Click here to load reader

Observed temperature dependence of precipitation extremes: comparison to results of climate models and reanalyses of NCEP and ECMWF Shaw Chen Liu Research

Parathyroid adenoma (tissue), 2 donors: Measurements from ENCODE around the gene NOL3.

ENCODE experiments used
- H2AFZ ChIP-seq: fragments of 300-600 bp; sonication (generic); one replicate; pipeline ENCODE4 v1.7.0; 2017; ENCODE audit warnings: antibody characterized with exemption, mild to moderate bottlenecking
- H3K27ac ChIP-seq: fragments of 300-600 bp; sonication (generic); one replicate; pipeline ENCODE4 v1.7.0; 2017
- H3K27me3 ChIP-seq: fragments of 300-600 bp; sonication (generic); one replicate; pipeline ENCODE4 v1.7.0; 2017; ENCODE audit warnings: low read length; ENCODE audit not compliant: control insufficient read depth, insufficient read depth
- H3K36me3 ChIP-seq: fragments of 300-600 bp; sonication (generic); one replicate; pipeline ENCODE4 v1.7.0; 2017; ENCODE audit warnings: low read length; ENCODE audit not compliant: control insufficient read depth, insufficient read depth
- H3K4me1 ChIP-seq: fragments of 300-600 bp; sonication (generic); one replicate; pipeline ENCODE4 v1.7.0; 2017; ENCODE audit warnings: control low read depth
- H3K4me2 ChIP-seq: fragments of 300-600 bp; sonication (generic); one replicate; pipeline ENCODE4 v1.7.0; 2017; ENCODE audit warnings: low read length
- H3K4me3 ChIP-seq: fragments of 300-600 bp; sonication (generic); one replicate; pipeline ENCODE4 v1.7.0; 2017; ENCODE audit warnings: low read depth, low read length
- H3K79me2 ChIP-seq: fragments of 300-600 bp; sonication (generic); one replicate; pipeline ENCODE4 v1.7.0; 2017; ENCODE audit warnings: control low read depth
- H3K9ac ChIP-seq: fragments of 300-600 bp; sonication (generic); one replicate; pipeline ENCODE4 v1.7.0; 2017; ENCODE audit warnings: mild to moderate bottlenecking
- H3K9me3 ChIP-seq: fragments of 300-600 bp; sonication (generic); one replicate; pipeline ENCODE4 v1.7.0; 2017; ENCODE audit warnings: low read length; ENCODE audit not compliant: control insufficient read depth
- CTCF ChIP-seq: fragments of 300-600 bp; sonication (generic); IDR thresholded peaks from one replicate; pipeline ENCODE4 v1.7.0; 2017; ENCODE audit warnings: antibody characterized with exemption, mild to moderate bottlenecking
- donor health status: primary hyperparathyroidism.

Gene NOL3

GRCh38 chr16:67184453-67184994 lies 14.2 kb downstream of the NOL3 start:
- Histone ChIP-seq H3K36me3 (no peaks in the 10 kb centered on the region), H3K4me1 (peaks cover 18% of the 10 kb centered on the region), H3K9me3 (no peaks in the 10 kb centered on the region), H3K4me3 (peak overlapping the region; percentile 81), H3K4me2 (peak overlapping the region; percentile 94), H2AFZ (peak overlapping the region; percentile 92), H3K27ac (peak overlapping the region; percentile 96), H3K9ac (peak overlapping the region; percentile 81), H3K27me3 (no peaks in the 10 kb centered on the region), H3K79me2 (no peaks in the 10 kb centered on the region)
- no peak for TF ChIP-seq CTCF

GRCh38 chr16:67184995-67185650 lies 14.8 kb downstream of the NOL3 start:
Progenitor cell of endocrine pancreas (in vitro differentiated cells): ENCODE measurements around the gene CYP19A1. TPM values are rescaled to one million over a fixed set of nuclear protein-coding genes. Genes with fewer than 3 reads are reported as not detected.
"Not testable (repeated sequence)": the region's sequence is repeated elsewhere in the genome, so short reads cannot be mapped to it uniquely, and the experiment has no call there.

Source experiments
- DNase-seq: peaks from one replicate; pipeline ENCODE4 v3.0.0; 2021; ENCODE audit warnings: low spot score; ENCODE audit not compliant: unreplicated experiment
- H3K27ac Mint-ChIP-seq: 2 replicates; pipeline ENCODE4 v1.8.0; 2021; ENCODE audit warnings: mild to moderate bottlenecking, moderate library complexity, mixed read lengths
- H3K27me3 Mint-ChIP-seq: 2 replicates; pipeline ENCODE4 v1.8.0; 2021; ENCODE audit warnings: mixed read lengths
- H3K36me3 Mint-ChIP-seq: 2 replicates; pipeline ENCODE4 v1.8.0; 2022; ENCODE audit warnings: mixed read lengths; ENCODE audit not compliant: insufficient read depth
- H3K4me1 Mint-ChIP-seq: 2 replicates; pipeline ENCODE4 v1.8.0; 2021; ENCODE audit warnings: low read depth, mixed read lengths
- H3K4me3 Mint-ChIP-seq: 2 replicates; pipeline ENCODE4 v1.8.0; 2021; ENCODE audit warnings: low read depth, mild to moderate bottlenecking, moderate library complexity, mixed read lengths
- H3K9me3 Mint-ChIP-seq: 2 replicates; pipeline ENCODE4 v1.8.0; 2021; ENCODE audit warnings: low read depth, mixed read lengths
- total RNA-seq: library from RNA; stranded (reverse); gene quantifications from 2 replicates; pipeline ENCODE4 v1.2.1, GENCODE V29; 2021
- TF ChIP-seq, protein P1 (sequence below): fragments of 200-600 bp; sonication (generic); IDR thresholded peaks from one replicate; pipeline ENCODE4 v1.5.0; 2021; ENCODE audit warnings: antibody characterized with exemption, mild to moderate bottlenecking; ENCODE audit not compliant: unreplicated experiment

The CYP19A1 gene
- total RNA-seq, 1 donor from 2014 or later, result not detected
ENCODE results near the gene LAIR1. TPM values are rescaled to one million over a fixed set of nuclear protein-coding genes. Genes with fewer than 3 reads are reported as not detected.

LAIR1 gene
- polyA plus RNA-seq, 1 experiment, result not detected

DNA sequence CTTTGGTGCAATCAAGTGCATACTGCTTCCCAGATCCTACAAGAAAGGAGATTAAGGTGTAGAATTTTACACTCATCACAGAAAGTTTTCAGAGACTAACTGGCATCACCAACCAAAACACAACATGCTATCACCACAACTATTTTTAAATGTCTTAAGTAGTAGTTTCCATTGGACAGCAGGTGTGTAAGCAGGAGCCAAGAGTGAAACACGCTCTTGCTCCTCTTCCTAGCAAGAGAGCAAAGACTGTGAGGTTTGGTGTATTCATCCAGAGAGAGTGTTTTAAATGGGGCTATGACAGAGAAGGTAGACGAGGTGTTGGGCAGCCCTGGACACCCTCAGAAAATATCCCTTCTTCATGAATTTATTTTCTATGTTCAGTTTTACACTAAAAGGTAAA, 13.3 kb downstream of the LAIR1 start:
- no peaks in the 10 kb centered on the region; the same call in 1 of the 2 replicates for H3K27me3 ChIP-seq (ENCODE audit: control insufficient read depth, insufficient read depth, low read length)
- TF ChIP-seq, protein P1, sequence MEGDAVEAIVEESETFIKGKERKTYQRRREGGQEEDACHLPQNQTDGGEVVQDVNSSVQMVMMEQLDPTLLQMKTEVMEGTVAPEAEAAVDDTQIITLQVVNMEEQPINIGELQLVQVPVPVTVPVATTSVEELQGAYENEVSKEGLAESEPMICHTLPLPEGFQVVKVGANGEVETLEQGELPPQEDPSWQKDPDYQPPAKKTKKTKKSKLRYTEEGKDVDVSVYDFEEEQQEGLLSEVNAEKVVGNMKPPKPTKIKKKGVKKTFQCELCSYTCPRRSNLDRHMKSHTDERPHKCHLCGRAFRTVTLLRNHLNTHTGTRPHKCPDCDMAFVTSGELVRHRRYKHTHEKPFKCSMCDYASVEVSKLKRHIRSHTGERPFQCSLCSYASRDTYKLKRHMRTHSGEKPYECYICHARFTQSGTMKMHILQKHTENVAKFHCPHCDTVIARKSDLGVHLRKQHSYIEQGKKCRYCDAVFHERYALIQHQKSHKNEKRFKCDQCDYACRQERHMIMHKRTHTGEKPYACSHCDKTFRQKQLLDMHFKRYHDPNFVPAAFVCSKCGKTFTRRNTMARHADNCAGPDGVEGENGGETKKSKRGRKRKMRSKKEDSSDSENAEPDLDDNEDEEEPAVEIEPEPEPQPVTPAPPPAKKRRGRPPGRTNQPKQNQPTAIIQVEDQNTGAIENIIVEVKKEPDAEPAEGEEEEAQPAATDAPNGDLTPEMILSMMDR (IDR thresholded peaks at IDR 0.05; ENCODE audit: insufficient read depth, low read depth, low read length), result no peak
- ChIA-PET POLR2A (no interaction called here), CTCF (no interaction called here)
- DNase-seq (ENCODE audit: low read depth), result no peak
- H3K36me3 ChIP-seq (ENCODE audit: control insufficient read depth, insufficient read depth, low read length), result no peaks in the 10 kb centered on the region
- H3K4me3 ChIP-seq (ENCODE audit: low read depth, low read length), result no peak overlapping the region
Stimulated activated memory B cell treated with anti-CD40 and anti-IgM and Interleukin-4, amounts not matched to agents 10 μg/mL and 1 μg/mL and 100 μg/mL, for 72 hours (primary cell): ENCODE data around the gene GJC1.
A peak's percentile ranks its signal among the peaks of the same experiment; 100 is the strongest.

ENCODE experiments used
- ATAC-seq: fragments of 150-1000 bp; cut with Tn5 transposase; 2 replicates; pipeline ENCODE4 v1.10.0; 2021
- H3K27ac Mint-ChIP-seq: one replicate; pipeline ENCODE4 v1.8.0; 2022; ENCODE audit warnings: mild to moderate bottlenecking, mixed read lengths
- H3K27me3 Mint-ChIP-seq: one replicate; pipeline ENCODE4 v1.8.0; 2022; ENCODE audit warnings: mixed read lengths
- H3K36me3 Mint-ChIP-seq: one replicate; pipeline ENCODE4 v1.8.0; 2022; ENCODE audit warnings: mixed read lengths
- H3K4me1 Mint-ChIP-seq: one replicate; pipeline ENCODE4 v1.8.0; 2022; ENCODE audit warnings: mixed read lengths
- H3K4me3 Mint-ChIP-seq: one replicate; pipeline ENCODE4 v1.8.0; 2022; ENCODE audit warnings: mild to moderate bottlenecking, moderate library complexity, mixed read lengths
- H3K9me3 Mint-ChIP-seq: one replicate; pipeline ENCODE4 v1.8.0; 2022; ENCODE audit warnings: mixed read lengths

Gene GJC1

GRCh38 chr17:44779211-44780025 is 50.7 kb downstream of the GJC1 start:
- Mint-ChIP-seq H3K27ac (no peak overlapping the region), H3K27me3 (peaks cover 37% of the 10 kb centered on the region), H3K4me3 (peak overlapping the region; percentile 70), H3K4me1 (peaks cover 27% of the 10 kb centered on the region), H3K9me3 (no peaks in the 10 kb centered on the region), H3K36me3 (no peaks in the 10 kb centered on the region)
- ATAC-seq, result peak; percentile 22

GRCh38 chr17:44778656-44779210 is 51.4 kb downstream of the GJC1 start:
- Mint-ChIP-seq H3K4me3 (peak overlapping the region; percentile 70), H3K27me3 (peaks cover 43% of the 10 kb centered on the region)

• View
    213

  • Download
    0

Embed Size (px)

Text of Observed temperature dependence of precipitation extremes: comparison to results of climate models...

  • Slide 1